Mulcaster's work as a teacher has not yet been fully appreciated. Fuller (who mistakenly calls him a Westmoreland worthy) has told us how far the ‘prayers of cockering mothers prevailed with him,’ which was just as far, in truth, as the ‘requests of indulgent fathers, rather increasing than mitigating his severity on their offending child.’ Yet his memory was revered by some of his greatest scholars. Bishop Andrewes kept his portrait over his study door, and, besides many substantial acts of friendship to him during his life, left his son, Peter Mulcaster, a legacy at his death.
In several respects Mulcaster's views on education were in advance of his age. He taught his boys music and singing, and had a hand in the ‘Discantus, Cantiones, &c.,’ of Tallis and Bird (cf. Whitelocke, Liber Fam. Camden Soc.). His pupils frequently performed masks, interludes, and the like before Elizabeth and the court. He insisted on the importance of physical training, and asserted the right of girls to receive as good a mental education as boys. If he would not ‘set young maidens to public grammar schools,’ it was only because that was ‘a thing not used in my country.’ He advocated a system of special training for men designed to be schoolmasters.
He wrote: 1. ‘Positions, wherein those primitive Circumstances be examined, which are necessarie for the Training up of Children, either for Skill in their Book or Health in their Bodie,’ &c., London, 1581, small 4to, dedicated to Queen Elizabeth. Hazlitt and Lowndes mention editions of 1587 and 1591; it was re-edited by Quick in 1888. 2. ‘The First Part of the Elementarie, which entreateth chefelie of the right Writing of our English Tung,’ London, 1582, small 4to. No second part of this is known to have appeared. 3. Latin verses prefixed to Baret's ‘Alvearie,’ 1580; Ocland's ‘Anglorum Prœlia’ and ‘Eirenarchia,’ 1580 and 1582; Hakluyt's ‘Voyages,’ and others. 4. ‘Catechismus Paulinus, in vsum Scholæ Paulinæ conscriptus, ad formam parui illius Anglici Catechismi qui pueris in communi precum Anglicarum libro ediscendus proponitur,’ London, 1599, reprinted 1601, small 8vo; preface dated 17 Nov. 1599, in which he speaks of the great difficulties he had to contend with on first entering upon office at St. Paul's. 5. 'In Mortem Serenissimæ Reginæ Elizabethæ Nænia consolans,' London, 1603, small 4to, followed by a version in English.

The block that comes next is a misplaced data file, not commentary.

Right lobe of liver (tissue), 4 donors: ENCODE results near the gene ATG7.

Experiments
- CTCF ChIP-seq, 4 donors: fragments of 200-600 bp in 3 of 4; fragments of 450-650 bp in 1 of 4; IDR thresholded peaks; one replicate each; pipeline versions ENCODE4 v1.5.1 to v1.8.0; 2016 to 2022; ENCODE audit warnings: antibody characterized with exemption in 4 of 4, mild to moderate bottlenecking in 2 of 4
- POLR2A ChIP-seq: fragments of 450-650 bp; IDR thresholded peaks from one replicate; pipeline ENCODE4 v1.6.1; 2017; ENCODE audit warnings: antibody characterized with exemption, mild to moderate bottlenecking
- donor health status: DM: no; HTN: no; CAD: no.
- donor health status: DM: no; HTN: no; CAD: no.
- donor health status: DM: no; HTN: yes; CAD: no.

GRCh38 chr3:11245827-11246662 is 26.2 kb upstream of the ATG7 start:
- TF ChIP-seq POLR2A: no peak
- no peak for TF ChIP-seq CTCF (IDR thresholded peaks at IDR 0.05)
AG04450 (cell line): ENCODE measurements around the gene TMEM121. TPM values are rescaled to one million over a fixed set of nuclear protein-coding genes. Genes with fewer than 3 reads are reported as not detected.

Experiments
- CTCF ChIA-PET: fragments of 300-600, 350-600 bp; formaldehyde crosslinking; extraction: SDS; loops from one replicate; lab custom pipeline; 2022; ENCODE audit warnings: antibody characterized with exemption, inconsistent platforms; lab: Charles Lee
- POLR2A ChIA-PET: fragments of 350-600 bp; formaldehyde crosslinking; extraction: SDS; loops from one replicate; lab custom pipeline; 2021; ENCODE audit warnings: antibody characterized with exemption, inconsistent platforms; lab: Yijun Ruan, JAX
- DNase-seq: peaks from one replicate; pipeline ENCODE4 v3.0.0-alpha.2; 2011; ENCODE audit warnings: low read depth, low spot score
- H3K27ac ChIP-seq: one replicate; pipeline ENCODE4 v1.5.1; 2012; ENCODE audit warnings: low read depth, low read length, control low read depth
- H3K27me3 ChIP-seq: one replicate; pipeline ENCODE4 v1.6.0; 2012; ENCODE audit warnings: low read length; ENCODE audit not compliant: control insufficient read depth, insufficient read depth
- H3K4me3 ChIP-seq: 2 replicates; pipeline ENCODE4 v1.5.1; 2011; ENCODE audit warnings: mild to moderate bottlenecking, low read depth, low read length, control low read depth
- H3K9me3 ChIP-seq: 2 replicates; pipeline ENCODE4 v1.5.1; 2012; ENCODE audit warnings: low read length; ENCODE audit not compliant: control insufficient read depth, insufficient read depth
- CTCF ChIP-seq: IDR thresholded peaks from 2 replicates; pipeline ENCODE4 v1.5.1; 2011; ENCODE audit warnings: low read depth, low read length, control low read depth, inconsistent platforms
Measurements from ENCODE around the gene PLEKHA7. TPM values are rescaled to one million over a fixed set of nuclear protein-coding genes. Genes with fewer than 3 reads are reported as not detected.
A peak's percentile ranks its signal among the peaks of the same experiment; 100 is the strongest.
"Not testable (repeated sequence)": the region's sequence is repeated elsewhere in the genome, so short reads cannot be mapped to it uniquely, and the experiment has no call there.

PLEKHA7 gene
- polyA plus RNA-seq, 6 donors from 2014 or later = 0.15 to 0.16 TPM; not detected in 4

[Articles in Gent. Mag. 1800 pt. i. pp. 419–21, 511–12, pt. ii. pp. 603–4, signed E. H. (the late Sir Henry Ellis?); H. B. Wilson's History of Merchant Taylors' School; Collier's Annals of the Stage, 1831, i. 205, 208–9, 248–9, and Bibliog. Account of Early English Lit.; Hunter's MS. Chorus Vatum, ii. 60–1; Wood's Athenæ; Knight's Colet (the R. Mulcaster who translated Fortescue's work was Robert Mulcaster); Warton's English Poetry; Corser's Collectanea, pt. v. p. 137; Hazlitt's Handbook to the Popular Lit. A letter from Mulcaster to Sir Philip Sydney is said to be ‘among the letters at Penshurst.’ To the edition of the Positions by Robert Hebert Quick [q. v.] London, 1888, to which was appended an account of Mulcaster and his writings, enriched by communications from the Rev. Richard Mulcaster, of Anglesea House, Paignton; lecture by Mr. Foster Watson, printed in the Educational Times, 1 Jan. 1893.]